While it may not have the same brand recognition, level of buzz, or frankly number of subscribers as a Netflix, Disney+, or Hulu, the relatively nascent streaming service Apple TV+ is making some big moves lately. Per Deadline, they just acquired Greyhound, the upcoming Tom Hanks-starring World War II film originally scheduled to bow in theaters over Father’s Day weekend by Sony. This move is the biggest acquisition move Apple TV+ has made to date.
Greyhound is based on the true story of a first time US Navy Commander whose boat is under attack from enemy submarines. Hanks stars in the leading role alongside Stephen Graham (The Irishman), Rob Morgan (The Last Black Man in San Francisco), and Elisabeth Shue (The Boys). Hanks also wrote the screenplay, which is directed by Aaron Schneider (Get Low).
Apple paid around $70 million for the streaming debut of the film, winning out a bidding war with the other big streamers — all of whom I’m sure were eager to lock a Hanks-starring picture with Oscar bonafides written all over it, not to mention its original positioning as prime “Dad cinema.” It represents a huge step for the service in terms of spending money and acquiring content to get more eyeballs, coming in the wake of other splashy Sundance acquisitions like festival sensation Boys State, Bryce Dallas Howard‘s documentary Dads, and Sofia Coppola and Bill Murray‘s reunion picture On the Rocks. Hopefully these star-and-quality-powered moves get Apple TV+ more in the conversation, but I do worry it’s nothing more than an extension of what they’ve already been trying — star-driven projects with “quality” — without the best expected results. Hanks, of course though, ain’t just any “star,” so perhaps he’ll break that camel’s back.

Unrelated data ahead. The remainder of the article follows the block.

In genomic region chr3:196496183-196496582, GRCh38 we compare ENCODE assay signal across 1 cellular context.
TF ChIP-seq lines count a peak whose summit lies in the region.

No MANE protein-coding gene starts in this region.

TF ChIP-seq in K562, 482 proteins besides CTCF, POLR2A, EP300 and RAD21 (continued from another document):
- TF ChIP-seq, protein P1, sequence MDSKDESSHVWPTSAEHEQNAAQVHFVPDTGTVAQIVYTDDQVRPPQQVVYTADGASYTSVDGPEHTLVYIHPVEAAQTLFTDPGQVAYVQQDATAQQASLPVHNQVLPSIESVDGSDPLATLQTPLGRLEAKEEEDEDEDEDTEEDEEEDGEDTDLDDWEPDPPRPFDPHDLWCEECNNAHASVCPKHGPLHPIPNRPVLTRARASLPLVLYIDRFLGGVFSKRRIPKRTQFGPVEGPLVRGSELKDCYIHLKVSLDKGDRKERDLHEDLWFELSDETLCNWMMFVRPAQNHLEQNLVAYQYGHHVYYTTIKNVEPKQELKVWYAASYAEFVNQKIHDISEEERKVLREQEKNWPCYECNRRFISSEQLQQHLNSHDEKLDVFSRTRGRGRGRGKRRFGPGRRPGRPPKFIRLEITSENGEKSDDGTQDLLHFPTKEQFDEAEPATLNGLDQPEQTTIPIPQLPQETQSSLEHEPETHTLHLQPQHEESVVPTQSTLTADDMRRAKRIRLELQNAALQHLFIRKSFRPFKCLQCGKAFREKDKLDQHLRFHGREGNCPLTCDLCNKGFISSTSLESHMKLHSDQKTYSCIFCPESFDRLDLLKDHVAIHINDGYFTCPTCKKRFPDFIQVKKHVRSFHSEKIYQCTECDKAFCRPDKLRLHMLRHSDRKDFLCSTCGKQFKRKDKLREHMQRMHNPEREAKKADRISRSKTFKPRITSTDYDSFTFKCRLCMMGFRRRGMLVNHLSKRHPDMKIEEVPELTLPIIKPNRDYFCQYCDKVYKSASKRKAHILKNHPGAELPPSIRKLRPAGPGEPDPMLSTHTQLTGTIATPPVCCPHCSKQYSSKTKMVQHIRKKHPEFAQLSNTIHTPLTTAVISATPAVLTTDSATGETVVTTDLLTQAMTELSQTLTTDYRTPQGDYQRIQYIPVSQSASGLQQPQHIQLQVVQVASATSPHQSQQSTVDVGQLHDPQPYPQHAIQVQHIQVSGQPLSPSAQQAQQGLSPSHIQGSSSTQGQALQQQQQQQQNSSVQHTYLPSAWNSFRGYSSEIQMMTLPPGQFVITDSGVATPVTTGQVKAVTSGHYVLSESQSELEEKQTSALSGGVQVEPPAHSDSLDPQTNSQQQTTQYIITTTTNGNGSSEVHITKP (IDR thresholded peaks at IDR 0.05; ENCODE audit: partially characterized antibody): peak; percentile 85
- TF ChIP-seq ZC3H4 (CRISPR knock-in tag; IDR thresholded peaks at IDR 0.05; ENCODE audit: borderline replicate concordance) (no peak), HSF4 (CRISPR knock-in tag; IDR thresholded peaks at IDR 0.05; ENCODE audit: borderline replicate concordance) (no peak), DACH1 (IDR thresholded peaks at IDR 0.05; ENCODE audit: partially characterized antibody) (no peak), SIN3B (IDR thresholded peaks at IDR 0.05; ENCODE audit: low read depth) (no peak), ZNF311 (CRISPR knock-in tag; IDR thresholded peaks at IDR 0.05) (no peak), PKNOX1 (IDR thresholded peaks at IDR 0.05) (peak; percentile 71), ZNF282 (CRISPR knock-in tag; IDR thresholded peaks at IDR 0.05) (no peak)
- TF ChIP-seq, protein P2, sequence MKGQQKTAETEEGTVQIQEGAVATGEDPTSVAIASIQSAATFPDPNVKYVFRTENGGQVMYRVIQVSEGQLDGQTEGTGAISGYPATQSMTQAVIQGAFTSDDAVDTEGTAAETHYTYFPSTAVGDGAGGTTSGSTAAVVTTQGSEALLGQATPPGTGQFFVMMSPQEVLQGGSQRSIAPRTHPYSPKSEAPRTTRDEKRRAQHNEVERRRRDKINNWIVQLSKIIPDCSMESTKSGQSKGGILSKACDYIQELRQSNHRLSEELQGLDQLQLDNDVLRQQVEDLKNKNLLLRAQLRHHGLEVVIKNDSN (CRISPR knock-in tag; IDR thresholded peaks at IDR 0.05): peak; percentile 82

Apple is also building up their back catalog of library TV shows and films to stream, according to Bloomberg. While specific titles were not mentioned, Apple is in talks with studios about acquiring certain already-produced titles, rather than the exclusively original slate they currently offer. This is a smart, and quite late move on the part of the streaming service. These types of “legacy watches” are what got Netflix and the rest their primary eyeballs of attention in their early days (think re-binging The Office on Netflix over and over). Perhaps this mix of library content, combined with splashy purchases like “the debut of a new Tom Hanks film,” will give Apple TV+ the push it needs to competitively play with the big dogs of streaming.